Behavior of stressed disaster survivors draws eyes of experts

Some see an indictment of the culture, while others rail at lawlessness

Katrina's Wake

September 02, 2005|By Linell Smith | Linell Smith,SUN STAFF

When Courtland Robinson watched the scenes of survivors picking their way through flooded streets of New Orleans this week, the Baltimore disaster specialist thought of the aftermath of last year's tsunami.

But in Indonesia, where the earthquake and the wave hit most severely, there weren't too many places left to loot. This time, the initial horror of the Gulf Coast's hurricane and flooding was amplified by the shock of knowing that people were stealing television sets and even guns.

"There's a dark underside to any humanitarian crisis: the reality that victims don't necessarily become saints because they are displaced by a tsunami or Hurricane Katrina," said Robinson, a public health professor at the Johns Hopkins University. "People in crisis often behave in ways that take them beyond the bounds of ordinary moral constraints."

In his travels to places like Thailand, Cambodia and Sudan, Robinson has seen looting and violence in the aftermath of war and famine.

"When things break down, life is not ordinarily what it would be," he said. "The store managed by someone you know, the street ordinarily patrolled by a policeman - both become part of a wilderness. You're part of a frontier, even if it is the same place you occupied in a very ordinary way only days before. ... You get angry and desperate. You get upset that no one's taking care of you."

As stories and scenes pour forth from New Orleans, sociologists, political scientists and ethicists are among the viewers watching the behavior of fearful and stressed people who have lost homes and loved ones. They suggest that the hurricane's devastation has triggered far more acts of heroism and generosity than selfishness. But the sight of looting adds a second wave of trauma and makes many observers cringe.

One lifelong New Orleans resident, attorney C.B. Forgotston, railed against the attitude of state and local government toward such lawlessness.

"The looting is simply inexcusable," he wrote in an e-mail. "It's bad enough to know that our homes and businesses have been damaged and are probably going underwater ... but to see looters walking off with our few remaining possessions while the law enforcement officials literally watch and the TV cameras roll is beyond human comprehension."

Others were more pragmatic. Lewis Yablonsky, a criminologist and professor emeritus at California State University, Northridge, said law enforcers should forget about looters and concentrate on saving lives.

"The situation is such that you can't arrest anyone," he said. "Where are you going to put them? You've already got people sitting in the roadways there in the sun, starving and without water."

Yablonsky said many of those stealing food were just trying to survive. He suggested that police assign someone to videotape looters taking electronics and other nonessentials and worry about making arrests later.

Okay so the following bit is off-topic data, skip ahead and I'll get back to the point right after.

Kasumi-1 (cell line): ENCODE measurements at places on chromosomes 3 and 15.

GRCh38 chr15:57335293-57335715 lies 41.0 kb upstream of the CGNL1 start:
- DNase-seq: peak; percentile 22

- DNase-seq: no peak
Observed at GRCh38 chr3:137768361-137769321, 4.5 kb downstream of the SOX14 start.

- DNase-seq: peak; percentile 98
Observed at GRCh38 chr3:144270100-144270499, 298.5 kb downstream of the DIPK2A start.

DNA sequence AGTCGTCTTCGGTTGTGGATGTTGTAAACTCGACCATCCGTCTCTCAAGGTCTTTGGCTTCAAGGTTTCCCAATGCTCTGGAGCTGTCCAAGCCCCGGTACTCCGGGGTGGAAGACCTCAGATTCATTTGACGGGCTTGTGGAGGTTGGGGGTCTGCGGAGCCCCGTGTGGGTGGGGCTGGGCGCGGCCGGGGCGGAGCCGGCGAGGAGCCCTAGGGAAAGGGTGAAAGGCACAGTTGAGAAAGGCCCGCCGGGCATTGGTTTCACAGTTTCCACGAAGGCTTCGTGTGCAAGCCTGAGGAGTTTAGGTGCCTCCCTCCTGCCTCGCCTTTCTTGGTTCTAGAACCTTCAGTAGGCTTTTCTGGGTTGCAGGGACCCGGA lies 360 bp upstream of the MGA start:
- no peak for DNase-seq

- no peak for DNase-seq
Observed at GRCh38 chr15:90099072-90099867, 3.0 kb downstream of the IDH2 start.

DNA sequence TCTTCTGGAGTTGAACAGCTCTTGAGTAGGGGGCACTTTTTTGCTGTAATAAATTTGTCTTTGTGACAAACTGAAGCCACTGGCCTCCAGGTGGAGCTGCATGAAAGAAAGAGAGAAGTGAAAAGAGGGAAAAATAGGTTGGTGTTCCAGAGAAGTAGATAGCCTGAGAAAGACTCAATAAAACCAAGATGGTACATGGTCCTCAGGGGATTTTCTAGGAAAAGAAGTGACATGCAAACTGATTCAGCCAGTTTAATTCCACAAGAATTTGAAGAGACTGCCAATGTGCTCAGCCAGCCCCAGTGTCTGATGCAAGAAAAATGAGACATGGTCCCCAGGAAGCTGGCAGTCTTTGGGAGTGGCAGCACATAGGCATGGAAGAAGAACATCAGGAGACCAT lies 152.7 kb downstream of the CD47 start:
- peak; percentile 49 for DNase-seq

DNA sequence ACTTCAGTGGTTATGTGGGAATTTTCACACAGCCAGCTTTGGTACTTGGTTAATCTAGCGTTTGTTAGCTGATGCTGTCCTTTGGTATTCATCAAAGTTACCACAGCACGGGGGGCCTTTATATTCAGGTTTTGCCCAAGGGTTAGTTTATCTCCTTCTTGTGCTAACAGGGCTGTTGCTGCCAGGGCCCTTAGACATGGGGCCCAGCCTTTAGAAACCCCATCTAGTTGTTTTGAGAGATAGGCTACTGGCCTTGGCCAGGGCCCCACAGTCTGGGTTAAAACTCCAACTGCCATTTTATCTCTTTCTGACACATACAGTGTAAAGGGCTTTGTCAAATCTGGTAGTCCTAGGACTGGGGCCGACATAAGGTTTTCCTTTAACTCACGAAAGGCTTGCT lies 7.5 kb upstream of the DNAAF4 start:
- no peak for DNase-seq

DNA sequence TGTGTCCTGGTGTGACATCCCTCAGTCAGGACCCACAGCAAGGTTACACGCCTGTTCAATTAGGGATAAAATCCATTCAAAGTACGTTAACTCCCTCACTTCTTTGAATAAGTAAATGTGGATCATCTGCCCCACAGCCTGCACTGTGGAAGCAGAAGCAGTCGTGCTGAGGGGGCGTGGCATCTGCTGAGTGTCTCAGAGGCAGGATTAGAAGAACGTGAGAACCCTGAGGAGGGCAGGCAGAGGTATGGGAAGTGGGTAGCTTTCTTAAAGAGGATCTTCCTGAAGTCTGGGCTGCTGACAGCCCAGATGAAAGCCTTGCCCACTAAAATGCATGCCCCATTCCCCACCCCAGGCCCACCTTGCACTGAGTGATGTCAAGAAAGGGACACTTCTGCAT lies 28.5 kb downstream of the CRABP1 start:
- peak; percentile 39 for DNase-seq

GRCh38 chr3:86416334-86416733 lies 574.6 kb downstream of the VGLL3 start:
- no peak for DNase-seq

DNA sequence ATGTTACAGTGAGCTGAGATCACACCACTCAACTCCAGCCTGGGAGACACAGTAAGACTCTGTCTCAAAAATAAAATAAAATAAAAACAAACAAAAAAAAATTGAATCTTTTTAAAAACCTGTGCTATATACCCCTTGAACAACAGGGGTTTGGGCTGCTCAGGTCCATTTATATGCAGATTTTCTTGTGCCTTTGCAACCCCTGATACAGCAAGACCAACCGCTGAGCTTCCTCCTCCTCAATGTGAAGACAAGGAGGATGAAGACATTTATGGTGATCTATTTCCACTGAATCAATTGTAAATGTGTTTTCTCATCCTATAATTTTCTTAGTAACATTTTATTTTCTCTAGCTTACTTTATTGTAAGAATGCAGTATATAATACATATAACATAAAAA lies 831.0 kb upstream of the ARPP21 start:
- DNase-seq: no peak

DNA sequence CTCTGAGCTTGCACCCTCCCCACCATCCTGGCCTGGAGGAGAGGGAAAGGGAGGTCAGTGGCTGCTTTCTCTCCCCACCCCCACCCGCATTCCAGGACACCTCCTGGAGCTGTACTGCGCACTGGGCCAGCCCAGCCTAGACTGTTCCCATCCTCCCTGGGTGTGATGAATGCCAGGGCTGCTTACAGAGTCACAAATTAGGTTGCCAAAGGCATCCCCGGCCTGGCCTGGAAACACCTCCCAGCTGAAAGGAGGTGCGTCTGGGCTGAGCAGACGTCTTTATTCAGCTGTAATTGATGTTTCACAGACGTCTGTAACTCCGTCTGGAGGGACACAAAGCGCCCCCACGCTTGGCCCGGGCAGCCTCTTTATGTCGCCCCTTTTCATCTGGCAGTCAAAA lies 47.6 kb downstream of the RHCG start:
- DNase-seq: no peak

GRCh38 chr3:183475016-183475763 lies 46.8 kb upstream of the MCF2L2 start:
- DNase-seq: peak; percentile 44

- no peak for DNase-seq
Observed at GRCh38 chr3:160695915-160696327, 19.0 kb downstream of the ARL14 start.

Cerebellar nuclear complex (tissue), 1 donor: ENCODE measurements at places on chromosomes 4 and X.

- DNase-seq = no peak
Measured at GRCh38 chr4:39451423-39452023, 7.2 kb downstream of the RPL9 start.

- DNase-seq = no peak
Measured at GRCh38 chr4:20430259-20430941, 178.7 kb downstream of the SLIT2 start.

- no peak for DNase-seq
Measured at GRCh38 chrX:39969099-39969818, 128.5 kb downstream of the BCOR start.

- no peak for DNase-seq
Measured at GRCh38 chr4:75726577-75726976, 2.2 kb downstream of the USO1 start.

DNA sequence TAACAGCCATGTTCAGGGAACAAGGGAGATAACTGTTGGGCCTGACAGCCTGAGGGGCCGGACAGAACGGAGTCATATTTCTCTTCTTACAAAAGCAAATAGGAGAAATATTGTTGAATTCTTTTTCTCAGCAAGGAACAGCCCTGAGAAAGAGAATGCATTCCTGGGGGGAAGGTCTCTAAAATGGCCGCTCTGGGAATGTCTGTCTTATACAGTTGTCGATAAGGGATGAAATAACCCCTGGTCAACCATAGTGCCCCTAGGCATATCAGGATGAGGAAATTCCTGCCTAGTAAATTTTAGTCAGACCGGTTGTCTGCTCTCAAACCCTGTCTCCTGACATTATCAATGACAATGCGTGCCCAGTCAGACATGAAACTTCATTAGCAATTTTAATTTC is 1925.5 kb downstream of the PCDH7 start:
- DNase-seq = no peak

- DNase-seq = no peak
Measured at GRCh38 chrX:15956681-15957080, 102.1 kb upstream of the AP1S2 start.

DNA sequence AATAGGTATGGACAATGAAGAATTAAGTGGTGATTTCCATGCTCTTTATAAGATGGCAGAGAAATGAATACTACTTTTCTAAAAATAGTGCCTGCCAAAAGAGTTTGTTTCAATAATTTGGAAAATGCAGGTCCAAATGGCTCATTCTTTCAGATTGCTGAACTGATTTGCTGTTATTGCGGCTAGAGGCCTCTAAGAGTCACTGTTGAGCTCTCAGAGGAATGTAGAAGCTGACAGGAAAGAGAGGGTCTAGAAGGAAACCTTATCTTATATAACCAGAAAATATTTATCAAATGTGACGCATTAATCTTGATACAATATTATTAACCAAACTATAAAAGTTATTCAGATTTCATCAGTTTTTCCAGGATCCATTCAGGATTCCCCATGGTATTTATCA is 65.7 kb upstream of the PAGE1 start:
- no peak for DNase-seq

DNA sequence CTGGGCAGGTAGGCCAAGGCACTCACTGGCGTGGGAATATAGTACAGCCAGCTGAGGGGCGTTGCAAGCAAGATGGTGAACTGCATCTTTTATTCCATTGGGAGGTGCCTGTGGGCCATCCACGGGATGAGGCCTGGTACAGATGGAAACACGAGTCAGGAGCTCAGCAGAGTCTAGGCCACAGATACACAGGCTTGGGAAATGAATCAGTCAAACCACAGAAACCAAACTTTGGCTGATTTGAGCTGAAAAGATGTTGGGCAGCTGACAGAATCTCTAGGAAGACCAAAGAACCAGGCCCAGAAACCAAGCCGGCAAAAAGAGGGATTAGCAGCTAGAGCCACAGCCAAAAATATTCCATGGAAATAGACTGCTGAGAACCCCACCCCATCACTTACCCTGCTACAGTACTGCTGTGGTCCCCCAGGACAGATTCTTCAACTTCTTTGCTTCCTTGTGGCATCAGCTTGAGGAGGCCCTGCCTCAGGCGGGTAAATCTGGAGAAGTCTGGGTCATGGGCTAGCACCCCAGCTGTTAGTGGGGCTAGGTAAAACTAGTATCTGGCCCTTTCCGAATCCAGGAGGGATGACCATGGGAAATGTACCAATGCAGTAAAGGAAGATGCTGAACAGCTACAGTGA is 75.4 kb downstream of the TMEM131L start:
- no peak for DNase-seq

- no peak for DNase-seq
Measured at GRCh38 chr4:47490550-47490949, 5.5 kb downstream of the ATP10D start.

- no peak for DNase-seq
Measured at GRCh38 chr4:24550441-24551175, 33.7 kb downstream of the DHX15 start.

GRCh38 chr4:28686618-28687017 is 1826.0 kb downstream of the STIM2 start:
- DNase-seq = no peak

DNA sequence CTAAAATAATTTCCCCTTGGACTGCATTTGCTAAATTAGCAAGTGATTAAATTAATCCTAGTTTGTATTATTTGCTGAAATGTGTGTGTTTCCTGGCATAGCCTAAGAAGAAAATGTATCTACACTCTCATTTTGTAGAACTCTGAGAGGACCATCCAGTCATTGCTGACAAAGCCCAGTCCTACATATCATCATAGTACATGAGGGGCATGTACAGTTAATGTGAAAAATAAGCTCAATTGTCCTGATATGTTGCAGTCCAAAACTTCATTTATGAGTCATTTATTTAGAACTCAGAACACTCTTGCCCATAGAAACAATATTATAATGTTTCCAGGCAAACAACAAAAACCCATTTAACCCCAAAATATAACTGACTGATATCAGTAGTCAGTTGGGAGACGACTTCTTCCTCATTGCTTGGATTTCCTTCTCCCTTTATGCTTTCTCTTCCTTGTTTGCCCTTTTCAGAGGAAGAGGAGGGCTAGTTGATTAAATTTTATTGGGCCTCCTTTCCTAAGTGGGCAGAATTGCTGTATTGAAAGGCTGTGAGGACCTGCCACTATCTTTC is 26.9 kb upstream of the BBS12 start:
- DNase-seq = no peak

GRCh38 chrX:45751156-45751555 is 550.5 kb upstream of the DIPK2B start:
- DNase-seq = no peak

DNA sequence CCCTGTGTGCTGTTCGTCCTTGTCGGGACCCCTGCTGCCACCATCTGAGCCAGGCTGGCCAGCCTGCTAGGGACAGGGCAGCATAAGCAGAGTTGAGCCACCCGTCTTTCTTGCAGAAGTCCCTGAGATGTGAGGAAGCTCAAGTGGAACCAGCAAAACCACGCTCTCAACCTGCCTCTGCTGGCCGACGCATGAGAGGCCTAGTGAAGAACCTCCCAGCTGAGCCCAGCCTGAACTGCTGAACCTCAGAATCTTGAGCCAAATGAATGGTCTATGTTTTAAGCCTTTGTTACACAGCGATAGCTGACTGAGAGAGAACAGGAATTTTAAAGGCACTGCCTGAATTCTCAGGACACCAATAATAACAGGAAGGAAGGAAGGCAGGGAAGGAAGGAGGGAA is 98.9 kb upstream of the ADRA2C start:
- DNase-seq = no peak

For Rushworth Kidder, president of the Institute for Global Ethics and author of Moral Courage, the sight of looters, most of them inner-city residents, suggested the need to close the economic gap between the "haves and have-nots."

"It seems to me that when the culture is careless of others, then others end up being careless of the culture," he said. "In some ways, this [aftermath] is a very interesting indictment of the culture we've been building. It's a kind of final exam, and we haven't done so well. We don't get an F - people aren't killing each other to get into stores - but I'd give us about a D."

What might an A look like?

"You'd be watching four or five grandparents standing with their arms folded in the doors of the Kmart saying, `No you don't! It's not my money I'm defending, but this is wrong. Go back home!' And the typically adolescent kids flooding up to the doors would say, `Yeah, all right.'

"What we have here is not a failure of the black community or the Creole community," Kidder added, "but of the broad culture in which all of this nests. It's a sobering moment for all of us."

"Whenever there's a major crisis and the social system breaks down, some people are going to rise to the occasion and others will do just the opposite," said criminologist Gary LaFree, director of the National Center for the Study of Terrorism and the Response to Terrorism at the University of Maryland.

"In New Orleans, there's a large population that feels very disenfranchised - something like 25 percent are living below the poverty line - and in a situation where the rules break down, quite a number of people probably feel they don't have to follow the rules. They don't have any loyalty to them.

"Criminologists call this neutralization: Some people feel they've gotten such a lousy deal in life that the rules don't apply to them."

The same goes for people of privilege pushed into an extreme situation.

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